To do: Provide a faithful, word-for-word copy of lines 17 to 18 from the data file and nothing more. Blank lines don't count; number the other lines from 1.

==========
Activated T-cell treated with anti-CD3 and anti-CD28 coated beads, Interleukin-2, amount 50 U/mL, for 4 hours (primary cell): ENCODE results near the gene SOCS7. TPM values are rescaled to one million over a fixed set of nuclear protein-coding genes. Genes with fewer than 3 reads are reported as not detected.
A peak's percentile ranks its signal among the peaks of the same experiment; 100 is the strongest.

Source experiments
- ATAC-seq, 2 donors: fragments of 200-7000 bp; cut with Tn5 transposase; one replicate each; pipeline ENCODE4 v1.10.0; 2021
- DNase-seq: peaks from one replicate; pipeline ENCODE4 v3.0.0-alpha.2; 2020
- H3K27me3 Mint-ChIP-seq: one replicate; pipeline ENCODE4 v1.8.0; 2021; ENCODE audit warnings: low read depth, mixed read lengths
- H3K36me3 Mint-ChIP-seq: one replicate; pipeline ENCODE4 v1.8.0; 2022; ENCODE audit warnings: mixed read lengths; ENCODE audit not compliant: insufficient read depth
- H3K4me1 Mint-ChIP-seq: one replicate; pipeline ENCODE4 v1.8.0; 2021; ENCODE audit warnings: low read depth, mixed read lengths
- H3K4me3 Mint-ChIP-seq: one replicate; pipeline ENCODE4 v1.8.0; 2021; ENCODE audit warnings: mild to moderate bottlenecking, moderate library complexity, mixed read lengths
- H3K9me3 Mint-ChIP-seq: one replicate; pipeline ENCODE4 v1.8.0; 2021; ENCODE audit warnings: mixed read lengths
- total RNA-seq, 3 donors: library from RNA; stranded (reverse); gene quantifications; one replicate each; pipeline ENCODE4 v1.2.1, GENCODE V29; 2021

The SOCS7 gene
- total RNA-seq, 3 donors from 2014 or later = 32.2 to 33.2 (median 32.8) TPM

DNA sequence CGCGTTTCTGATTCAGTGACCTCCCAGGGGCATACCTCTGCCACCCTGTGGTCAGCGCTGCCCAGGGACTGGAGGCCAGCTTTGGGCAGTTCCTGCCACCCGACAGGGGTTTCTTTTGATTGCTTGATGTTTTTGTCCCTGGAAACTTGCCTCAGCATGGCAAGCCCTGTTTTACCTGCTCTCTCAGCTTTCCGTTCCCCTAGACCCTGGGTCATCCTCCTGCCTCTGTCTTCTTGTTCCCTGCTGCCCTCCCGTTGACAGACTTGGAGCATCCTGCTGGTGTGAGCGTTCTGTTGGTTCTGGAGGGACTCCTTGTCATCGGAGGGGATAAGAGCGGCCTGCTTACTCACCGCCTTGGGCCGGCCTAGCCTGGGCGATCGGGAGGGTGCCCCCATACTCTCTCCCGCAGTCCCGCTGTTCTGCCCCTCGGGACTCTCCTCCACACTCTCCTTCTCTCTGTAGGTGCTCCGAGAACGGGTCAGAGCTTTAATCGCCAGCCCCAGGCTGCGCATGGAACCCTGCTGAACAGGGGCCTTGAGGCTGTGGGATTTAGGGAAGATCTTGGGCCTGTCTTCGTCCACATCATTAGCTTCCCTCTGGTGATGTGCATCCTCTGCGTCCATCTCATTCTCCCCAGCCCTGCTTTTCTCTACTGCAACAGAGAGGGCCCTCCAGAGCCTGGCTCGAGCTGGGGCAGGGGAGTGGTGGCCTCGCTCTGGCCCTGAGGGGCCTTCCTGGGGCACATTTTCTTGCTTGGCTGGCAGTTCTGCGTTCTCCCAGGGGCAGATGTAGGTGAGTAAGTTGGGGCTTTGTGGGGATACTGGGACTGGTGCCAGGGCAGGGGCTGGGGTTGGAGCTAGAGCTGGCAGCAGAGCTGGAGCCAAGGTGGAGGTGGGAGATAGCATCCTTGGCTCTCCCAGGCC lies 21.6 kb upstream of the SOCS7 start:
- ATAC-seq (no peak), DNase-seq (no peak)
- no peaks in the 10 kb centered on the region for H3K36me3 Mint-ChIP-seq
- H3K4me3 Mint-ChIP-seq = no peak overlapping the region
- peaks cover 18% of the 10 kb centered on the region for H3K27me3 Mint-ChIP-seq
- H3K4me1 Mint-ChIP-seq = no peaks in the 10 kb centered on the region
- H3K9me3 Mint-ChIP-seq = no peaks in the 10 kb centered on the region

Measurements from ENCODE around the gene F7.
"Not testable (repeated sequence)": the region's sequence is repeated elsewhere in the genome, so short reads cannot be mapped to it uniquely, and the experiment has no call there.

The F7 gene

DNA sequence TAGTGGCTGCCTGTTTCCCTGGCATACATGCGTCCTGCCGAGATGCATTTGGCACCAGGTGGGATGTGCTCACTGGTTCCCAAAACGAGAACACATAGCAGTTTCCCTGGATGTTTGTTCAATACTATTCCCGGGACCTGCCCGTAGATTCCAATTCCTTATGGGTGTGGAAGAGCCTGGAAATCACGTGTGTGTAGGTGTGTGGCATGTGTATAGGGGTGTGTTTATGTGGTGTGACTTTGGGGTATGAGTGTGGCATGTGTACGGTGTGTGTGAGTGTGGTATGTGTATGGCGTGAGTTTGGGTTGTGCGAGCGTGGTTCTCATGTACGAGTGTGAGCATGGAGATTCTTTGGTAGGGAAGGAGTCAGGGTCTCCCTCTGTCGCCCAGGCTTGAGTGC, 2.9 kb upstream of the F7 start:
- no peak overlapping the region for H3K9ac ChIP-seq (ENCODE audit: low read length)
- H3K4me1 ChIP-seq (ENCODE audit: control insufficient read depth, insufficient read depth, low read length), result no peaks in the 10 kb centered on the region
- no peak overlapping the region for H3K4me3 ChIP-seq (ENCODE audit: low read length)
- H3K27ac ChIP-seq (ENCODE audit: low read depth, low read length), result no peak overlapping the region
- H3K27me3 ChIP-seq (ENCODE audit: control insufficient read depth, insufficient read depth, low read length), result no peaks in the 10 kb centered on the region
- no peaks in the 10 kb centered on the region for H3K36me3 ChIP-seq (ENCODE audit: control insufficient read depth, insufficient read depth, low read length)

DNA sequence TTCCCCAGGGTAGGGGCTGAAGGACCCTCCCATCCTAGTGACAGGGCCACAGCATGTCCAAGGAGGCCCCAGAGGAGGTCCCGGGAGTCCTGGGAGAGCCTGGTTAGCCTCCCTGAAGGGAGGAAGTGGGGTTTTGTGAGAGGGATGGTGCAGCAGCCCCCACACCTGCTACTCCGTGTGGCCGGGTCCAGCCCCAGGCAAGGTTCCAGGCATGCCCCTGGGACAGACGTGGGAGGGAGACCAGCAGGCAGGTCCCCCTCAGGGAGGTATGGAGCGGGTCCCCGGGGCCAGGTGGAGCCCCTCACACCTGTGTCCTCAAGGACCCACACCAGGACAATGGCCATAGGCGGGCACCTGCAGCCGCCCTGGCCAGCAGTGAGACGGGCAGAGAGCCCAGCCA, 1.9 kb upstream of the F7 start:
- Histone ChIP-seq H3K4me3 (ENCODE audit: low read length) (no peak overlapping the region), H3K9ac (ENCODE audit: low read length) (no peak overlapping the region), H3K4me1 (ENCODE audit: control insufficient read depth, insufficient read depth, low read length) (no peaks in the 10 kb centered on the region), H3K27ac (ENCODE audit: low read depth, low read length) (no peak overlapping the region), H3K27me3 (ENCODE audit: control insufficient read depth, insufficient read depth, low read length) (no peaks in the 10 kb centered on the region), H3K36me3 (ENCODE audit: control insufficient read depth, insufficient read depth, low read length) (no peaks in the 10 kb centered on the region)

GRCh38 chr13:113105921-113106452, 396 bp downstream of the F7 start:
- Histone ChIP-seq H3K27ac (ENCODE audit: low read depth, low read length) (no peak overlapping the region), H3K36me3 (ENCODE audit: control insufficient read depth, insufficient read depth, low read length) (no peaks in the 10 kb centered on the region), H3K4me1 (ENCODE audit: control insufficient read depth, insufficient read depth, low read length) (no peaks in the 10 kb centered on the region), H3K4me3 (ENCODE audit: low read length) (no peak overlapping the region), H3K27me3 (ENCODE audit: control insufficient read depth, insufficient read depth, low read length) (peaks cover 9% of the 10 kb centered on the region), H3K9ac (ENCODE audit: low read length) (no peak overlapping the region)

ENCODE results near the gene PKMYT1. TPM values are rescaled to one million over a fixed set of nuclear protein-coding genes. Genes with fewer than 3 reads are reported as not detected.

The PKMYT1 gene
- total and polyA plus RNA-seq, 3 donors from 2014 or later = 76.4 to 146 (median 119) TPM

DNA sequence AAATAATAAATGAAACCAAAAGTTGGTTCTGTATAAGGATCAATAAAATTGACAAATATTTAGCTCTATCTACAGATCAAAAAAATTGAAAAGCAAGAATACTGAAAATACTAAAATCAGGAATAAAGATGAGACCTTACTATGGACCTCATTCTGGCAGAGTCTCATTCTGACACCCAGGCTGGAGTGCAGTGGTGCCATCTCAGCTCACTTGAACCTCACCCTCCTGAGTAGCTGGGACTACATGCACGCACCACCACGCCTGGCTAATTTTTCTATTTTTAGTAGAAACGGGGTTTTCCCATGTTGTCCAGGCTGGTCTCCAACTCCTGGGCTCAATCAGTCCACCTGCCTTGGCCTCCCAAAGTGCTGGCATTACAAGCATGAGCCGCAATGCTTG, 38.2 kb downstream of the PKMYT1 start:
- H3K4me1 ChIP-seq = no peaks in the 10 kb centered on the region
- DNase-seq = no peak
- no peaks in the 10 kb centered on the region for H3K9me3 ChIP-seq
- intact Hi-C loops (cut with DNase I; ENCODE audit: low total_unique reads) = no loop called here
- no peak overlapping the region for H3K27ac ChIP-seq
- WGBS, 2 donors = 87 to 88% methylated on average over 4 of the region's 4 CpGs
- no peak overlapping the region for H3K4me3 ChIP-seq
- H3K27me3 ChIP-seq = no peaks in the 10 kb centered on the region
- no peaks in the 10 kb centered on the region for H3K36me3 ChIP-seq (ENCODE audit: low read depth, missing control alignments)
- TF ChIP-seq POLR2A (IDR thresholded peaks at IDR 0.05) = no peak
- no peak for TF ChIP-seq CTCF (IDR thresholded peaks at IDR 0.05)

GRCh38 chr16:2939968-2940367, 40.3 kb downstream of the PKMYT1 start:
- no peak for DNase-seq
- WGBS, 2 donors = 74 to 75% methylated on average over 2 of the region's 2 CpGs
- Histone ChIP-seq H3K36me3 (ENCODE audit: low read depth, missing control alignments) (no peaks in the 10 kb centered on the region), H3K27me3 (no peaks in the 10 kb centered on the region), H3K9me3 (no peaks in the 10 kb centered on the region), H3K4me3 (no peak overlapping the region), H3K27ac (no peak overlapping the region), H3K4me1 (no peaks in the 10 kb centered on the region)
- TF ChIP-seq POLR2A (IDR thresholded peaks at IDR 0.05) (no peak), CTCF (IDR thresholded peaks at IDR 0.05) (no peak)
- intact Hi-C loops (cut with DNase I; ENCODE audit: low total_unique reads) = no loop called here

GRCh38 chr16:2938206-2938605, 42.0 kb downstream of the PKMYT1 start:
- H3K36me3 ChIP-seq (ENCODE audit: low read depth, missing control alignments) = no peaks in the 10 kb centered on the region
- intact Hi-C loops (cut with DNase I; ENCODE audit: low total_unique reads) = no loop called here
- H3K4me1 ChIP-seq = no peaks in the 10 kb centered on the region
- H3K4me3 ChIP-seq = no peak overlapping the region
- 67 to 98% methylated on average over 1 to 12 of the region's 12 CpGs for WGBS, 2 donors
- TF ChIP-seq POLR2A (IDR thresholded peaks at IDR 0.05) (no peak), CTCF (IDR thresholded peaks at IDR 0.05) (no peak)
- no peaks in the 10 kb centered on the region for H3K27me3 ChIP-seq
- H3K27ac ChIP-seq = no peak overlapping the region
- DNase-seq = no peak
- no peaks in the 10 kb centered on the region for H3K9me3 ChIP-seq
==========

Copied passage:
- H3K4me3 Mint-ChIP-seq = no peak overlapping the region
- peaks cover 18% of the 10 kb centered on the region for H3K27me3 Mint-ChIP-seq